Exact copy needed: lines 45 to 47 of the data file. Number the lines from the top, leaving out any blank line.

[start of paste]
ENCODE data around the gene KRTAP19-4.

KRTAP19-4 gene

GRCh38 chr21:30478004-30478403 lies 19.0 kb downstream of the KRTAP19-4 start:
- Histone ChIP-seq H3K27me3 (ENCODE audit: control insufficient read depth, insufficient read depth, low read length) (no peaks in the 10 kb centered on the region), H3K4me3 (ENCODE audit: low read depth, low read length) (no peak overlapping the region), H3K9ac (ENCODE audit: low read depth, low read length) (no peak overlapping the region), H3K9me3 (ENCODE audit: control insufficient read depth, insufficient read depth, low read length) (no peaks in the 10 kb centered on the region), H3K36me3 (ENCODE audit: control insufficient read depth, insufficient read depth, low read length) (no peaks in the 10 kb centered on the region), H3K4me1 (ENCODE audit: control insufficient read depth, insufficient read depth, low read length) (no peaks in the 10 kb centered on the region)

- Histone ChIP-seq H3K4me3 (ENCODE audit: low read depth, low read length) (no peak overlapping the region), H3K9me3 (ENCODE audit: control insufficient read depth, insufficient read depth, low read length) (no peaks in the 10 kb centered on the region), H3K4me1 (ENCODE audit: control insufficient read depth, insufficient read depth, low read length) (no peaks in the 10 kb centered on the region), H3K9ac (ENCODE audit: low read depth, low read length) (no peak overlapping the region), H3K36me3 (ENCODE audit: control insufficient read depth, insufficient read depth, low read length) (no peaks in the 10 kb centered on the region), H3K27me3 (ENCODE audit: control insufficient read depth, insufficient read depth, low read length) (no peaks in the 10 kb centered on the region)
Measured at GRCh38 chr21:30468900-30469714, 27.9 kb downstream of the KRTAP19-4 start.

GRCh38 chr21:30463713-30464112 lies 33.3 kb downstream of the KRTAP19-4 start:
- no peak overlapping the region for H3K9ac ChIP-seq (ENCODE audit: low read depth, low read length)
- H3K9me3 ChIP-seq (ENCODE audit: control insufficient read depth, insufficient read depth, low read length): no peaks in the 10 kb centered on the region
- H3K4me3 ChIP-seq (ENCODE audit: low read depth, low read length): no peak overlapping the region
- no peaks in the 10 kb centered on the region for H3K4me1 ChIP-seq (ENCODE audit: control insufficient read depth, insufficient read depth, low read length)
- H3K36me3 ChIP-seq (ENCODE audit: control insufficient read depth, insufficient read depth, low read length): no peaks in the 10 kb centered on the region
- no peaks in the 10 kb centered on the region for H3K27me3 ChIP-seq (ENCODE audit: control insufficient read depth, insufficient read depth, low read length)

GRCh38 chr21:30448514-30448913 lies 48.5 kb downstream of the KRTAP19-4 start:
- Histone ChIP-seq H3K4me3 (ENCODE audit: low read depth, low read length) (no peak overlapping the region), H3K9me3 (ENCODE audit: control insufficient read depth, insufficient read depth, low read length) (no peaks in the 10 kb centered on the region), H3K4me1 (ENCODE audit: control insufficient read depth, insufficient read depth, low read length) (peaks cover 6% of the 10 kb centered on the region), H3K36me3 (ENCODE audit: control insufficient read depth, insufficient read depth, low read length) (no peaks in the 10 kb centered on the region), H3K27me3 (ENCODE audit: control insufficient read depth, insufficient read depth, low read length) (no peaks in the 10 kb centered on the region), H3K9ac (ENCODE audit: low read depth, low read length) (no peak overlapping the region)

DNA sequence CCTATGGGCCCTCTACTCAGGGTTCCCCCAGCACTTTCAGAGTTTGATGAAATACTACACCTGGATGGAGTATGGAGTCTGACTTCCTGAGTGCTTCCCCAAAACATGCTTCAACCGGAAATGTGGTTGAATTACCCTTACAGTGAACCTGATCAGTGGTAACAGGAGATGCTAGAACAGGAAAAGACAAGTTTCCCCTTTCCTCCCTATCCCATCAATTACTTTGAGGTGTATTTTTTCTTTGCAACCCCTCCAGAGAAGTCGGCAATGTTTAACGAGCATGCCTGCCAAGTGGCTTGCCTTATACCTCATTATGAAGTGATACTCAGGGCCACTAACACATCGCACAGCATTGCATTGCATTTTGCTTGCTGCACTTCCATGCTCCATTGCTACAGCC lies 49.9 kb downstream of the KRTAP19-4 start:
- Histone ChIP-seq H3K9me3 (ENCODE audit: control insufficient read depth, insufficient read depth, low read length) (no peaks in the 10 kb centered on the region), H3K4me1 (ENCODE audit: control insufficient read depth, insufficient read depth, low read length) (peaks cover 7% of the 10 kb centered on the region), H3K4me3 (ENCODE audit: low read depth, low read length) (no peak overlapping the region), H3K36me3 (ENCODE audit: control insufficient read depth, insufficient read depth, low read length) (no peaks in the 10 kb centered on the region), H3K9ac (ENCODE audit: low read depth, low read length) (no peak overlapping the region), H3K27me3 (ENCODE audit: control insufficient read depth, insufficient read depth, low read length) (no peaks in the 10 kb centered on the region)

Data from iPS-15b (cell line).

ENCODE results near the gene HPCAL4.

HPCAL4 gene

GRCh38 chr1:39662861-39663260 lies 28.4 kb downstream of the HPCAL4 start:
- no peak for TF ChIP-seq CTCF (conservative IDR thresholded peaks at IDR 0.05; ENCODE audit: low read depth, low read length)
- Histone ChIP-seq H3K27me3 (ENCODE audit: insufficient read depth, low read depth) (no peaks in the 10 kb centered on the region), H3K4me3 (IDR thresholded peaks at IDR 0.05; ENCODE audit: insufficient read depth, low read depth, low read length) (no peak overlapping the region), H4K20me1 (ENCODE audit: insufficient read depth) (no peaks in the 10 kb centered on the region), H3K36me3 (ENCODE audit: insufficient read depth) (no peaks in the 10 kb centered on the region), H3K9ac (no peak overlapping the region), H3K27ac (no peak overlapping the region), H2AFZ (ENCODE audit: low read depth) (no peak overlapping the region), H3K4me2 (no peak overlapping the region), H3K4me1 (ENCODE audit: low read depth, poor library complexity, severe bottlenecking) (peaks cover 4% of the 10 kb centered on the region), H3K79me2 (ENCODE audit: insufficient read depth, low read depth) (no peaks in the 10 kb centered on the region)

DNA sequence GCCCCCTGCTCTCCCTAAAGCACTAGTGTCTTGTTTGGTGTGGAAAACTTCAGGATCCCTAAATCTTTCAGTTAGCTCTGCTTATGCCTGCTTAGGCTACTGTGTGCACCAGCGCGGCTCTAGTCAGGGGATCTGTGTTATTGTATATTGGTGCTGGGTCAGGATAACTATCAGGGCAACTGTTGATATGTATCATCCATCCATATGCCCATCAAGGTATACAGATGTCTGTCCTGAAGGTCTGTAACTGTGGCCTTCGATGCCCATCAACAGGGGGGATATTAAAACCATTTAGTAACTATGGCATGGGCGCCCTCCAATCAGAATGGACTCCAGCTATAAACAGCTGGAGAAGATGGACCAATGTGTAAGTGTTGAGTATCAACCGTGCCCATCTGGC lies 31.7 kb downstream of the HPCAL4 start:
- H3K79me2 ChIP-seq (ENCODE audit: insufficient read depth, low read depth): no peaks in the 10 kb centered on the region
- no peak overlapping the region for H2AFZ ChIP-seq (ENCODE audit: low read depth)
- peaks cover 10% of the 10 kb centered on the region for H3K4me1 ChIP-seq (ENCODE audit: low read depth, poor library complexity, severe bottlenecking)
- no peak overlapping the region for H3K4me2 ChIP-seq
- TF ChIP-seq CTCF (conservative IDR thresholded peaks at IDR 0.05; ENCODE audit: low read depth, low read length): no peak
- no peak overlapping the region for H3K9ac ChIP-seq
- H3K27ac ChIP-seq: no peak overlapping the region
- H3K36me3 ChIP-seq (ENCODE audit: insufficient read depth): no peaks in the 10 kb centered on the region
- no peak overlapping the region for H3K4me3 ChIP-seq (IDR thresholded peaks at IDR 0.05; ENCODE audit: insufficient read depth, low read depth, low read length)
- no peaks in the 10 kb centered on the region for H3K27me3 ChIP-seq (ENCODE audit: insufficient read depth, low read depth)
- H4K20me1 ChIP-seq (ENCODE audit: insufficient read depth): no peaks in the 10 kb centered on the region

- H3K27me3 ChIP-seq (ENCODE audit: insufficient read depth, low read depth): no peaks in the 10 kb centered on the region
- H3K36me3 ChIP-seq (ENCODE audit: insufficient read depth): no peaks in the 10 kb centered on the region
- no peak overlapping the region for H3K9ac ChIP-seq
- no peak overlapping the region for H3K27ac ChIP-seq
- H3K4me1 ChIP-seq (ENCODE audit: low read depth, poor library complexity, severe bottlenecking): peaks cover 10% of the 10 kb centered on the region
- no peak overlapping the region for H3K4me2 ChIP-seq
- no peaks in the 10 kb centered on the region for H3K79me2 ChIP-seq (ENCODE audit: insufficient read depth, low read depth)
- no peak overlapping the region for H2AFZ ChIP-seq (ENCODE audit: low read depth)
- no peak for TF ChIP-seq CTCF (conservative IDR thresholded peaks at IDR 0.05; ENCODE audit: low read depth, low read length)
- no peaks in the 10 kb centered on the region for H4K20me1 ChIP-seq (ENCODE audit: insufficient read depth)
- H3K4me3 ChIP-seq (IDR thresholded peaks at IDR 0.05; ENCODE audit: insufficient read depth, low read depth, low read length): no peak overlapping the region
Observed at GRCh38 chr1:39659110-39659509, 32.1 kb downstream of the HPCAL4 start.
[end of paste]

- no peaks in the 10 kb centered on the region for H4K20me1 ChIP-seq (ENCODE audit: insufficient read depth)
- H3K4me3 ChIP-seq (IDR thresholded peaks at IDR 0.05; ENCODE audit: insufficient read depth, low read depth, low read length): no peak overlapping the region
Observed at GRCh38 chr1:39659110-39659509, 32.1 kb downstream of the HPCAL4 start.